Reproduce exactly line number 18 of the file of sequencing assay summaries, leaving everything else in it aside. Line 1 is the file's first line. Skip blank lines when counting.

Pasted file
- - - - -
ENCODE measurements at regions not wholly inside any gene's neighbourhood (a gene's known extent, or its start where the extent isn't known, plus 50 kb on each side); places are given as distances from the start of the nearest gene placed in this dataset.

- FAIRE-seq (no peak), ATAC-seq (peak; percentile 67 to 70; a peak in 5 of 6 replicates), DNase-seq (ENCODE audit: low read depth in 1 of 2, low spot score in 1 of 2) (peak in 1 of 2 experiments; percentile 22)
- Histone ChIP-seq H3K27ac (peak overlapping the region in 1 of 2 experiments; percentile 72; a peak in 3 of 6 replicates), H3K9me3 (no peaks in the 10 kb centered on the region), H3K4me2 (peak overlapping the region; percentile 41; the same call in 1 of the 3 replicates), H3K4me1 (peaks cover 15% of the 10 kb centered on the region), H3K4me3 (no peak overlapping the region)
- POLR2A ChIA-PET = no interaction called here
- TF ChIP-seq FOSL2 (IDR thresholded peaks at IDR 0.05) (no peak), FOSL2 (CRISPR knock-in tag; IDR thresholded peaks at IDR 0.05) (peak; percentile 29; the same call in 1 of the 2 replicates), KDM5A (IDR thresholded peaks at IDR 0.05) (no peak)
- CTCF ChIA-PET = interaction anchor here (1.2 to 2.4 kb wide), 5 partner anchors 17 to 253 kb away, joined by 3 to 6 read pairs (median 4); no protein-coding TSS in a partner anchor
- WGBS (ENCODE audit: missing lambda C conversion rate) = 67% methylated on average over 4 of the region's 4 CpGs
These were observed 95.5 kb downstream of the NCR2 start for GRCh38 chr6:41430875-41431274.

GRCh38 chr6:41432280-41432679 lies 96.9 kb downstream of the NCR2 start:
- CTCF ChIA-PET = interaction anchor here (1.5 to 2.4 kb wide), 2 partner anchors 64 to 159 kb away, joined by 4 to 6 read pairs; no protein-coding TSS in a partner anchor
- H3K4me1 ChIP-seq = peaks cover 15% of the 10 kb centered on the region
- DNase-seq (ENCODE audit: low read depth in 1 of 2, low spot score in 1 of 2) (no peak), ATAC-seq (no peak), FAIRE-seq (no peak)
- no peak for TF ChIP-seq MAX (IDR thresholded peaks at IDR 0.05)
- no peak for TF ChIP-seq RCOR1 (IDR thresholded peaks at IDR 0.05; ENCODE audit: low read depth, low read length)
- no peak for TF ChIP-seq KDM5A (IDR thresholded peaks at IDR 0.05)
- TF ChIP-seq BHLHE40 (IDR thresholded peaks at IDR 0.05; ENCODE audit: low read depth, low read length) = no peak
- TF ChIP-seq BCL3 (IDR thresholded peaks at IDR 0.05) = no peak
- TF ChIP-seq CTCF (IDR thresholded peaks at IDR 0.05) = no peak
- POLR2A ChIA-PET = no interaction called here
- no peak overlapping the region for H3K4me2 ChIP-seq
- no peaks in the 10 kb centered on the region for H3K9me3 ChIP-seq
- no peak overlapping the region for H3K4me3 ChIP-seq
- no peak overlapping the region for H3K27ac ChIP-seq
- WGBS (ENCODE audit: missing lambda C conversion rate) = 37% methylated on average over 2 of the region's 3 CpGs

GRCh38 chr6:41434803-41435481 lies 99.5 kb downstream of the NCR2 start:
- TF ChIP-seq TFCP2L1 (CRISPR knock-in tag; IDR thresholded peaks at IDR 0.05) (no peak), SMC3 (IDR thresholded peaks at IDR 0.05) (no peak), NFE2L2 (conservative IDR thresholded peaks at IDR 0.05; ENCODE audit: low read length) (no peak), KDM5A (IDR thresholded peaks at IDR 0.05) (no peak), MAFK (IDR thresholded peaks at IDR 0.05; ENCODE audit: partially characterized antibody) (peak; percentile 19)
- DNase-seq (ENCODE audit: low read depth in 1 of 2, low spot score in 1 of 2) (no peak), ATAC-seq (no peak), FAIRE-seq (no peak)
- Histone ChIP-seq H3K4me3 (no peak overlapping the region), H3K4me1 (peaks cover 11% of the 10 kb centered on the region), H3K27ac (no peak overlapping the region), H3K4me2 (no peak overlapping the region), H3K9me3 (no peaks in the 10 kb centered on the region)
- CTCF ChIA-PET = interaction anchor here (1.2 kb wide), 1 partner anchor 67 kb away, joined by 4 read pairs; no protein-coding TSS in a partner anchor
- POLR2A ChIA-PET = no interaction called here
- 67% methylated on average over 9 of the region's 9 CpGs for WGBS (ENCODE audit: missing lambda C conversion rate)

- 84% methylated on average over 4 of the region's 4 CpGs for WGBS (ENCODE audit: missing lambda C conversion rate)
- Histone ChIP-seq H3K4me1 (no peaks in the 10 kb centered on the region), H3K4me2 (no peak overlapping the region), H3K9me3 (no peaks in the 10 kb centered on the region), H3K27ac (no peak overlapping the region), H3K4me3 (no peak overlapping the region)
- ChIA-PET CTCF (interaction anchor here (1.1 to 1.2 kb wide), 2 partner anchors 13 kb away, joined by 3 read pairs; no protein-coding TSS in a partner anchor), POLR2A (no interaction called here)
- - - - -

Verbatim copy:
- TF ChIP-seq CTCF (IDR thresholded peaks at IDR 0.05) = no peak